Existing well logging devices can provide useful information about hydraulic properties of formations, such as pressures and fluid flow rates, and can obtain formation fluid samples for uphole analysis. Reference can be made, for example to U.S. Pat. Nos. 3,934,468 and 4,860,581. In a logging device of this general type, a setting arm or setting pistons can be used to controllably urge the body of the logging device against a side of the borehole at a selected depth. The side of the device that is urged against the borehole wall includes a packer which surrounds a probe. As the setting arm extends, the probe is inserted into the formation, and the packer then sets the probe in position and forms a seal around the probe, whereupon formation pressure can be measured and fluids can be withdrawn from the formation. The probe typically penetrates the mudcake and communicates with the formations adjacent the mudcake by abutting or slightly penetrating the formations. The pressure measured with the probe at the formation adjacent the mudcake is sometimes called the "probe pressure" and it can be used as an indicator of the virgin formation pressure, it being understood that there will often be substantial invasion of the near formations. However, the measurement of true formation pressure, especially in relatively low permeability formations, is sometimes rendered difficult or impossible by a phenomenon called "supercharging".

According to one theory, supercharging is caused by the fact that the permeability of mudcake is not exactly zero, but has some small finite value. In low permeability formations, the resistance to fluid flow due to the mudcake can be of the same order of magnitude as the resistance of the formation to accepting the fluid. Thus, a standard wireline pressure measurement, which measures the pressure difference across the mudcake, will not be sufficient to measure the pressure of virgin formation, since there remains (due to the constant fluid flow across the mudcake), a residual finite pressure difference between the formation at the mudcake interface and virgin formation far away.

It is among the objects of the present invention to provide a technique and apparatus that can obtain true formation pressure, even under conditions where supercharging is occurring.

SUMMARY OF THE INVENTION

An explanation of supercharging can be made by analogy to electrical current flow, since Darcy's law and Ohm's law have the same algebraic form. Reference can be made to the diagram of FIG. 1. The pressure difference between the borehole (hydrostatic) and the virgin formation is the driving potential Vbh-Vf. The mudcake is analogous to a relatively high value resistor Rmc. The formation is another resistor, Rf, in series with the mudcake. A high permeability formation is represented by a low formation resistor. In such a case Rmc>>Rf, and the whole potential drop will occur across the mudcake resistor, and a potential measurement across the mudcake Vbh-Vmc will provide the formation potential, as Vmc=Vf. For impermeable formations Rmc<<Rf, and there will be almost no potential difference observed across the mudcake, so Vmc=Vbh.

However, for low permeability formations, where Rmc and Rf are of the same order of magnitude, Vmc will be somewhere between Vbh and Vf. Since Vmc is the analog of the probe pressure measurement taken with the described type of logging tool, it is seen that in this case the true reservoir pressure will not be obtained by having the measurements Vbh and Vmc.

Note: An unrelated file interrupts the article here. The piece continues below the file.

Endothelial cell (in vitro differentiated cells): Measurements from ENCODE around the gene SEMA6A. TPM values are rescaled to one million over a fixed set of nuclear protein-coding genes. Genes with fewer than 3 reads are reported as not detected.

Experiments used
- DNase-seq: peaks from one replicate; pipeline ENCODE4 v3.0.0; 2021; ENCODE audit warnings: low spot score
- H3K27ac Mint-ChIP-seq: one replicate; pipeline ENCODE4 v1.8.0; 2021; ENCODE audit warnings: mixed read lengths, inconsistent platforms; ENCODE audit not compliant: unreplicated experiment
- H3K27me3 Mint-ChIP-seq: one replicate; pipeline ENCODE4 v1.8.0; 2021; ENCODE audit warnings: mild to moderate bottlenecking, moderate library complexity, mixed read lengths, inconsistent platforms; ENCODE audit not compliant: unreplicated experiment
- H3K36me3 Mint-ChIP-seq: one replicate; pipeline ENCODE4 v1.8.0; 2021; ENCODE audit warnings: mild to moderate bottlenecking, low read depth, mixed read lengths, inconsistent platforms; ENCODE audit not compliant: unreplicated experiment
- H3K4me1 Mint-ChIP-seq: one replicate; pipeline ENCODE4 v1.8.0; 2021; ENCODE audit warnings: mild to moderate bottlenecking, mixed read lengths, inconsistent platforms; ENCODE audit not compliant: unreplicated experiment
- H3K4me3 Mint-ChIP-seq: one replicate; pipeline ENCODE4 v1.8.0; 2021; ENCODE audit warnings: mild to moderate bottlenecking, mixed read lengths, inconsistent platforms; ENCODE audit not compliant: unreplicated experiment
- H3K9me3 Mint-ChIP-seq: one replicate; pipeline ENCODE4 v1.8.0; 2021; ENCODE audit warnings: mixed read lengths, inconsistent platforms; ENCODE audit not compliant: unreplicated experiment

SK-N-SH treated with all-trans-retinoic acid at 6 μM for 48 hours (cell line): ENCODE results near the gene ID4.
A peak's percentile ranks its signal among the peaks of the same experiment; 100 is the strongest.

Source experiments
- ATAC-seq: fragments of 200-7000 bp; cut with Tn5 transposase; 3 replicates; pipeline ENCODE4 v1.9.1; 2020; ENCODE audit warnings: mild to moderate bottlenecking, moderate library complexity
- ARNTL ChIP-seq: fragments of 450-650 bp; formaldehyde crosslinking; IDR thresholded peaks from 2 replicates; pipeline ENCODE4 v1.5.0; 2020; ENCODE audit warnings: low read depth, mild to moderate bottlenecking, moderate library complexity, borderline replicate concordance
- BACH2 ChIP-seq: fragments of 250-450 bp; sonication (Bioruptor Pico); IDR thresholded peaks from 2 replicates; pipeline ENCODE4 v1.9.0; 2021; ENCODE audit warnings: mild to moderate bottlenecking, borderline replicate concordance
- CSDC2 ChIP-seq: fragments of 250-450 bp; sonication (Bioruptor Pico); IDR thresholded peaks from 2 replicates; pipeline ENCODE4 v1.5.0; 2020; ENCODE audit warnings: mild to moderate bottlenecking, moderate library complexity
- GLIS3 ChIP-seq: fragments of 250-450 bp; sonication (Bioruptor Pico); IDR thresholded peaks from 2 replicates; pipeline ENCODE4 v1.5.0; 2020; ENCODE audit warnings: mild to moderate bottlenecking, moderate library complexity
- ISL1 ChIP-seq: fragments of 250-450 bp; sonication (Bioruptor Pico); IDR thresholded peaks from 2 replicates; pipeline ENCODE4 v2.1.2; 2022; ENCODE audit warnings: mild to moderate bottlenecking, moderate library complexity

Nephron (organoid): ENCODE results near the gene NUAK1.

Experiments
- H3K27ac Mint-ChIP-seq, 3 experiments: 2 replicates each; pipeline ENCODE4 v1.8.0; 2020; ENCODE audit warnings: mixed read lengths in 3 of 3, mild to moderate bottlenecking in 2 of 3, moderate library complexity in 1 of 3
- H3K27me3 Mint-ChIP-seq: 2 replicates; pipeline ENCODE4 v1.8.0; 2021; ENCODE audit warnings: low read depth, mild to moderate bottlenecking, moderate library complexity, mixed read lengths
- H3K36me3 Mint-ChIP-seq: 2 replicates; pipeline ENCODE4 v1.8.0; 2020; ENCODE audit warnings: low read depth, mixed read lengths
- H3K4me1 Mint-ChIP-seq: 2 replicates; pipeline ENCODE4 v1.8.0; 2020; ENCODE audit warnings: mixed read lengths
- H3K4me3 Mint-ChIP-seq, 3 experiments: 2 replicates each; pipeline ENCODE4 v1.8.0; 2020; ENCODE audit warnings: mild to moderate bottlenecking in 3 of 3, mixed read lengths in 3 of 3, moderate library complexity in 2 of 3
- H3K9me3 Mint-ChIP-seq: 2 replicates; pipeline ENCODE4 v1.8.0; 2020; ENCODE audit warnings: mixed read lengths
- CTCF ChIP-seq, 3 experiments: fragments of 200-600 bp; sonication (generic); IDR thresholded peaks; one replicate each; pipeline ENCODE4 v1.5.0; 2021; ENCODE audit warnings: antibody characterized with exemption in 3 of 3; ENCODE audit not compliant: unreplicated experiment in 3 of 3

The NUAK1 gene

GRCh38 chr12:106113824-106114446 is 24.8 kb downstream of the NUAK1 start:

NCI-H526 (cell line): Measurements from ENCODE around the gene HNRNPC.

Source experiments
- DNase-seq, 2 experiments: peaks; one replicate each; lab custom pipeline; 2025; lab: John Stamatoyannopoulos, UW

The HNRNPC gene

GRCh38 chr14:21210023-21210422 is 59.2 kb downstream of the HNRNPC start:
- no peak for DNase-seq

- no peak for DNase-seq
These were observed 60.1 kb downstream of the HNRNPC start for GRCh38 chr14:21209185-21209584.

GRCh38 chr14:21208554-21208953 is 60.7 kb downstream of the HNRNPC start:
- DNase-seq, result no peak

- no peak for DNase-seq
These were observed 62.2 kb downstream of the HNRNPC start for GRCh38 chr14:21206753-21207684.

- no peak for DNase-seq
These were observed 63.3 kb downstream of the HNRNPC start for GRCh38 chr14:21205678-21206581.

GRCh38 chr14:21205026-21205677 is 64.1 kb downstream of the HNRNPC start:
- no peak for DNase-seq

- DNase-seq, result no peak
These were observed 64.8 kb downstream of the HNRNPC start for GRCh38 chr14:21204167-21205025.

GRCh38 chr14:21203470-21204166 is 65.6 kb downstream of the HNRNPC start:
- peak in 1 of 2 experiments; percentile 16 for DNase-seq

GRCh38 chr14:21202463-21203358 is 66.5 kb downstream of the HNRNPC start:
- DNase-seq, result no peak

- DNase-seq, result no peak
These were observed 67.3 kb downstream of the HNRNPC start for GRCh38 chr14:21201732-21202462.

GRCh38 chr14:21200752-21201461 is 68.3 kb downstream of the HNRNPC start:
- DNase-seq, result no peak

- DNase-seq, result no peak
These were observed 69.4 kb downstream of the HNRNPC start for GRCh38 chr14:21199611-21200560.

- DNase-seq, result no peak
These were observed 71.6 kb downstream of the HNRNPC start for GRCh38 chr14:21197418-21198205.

Instead of making a single probe pressure measurement at a point in the well, the well hydrostatic pressure can be used as the driving potential, and additional probe pressure measurements can be made with different driving potentials. From two such measurements, when the difference in the driving pressures is of the same order of magnitude as the difference between the driving pressure and the formation pressure, the formation pressure can be determined. The technique can be extended to several measurements, to improve the precision of the result.

In accordance with an embodiment of the invention, there is provided a method for determining true formation pressure in formations surrounding a fluid-containing borehole having a mudcake on the surface thereof, including the following steps: with the pressure in the borehole at a first measured borehole pressure, measuring, as a first probe pressure, the pressure in the formation adjacent the mudcake; with the pressure in the A borehole at a second measured borehole pressure, measuring, as a second probe pressure, the pressure in the formation adjacent the mudcake; and deriving the true formation pressure from the first and second measured borehole pressures and the first and second probe pressures.

In situations where the borehole hydrostatic pressure will naturally vary over a short period of time (for example, in certain floating rig situations), it may not be necessary to vary the hydrostatic pressure. In such cases, the readings of hydrostatic pressure as a function of time will show pressure variations, and if they are significant, the pressures measured with the probe can be utilized, in conjunction with the hydrostatic borehole pressure measurements, in practicing an embodiment of the invention. In other situations, the borehole hydrostatic pressure can be varied in any suitable way. For example, the hydrostatic pressure in the well can be increased by pumping into the well from the earth's surface using the mud pumping equipment (not shown). Conversely, the hydrostatic pressure in the well could be lowered by removing some fluid from the well, although in some circumstances this would not be recommended from a safety standpoint. Borehole pressure variation can also be localized to the region in which measurements are being made. For example, a region of the borehole can be isolated using dual packers and the pressure within the isolated region of the borehole can be modified by pumping to or from (preferably to) the isolated region. In one embodiment hereof, this is implemented by providing packers and a pump-out module as part of the apparatus used to perform the pressure measurements.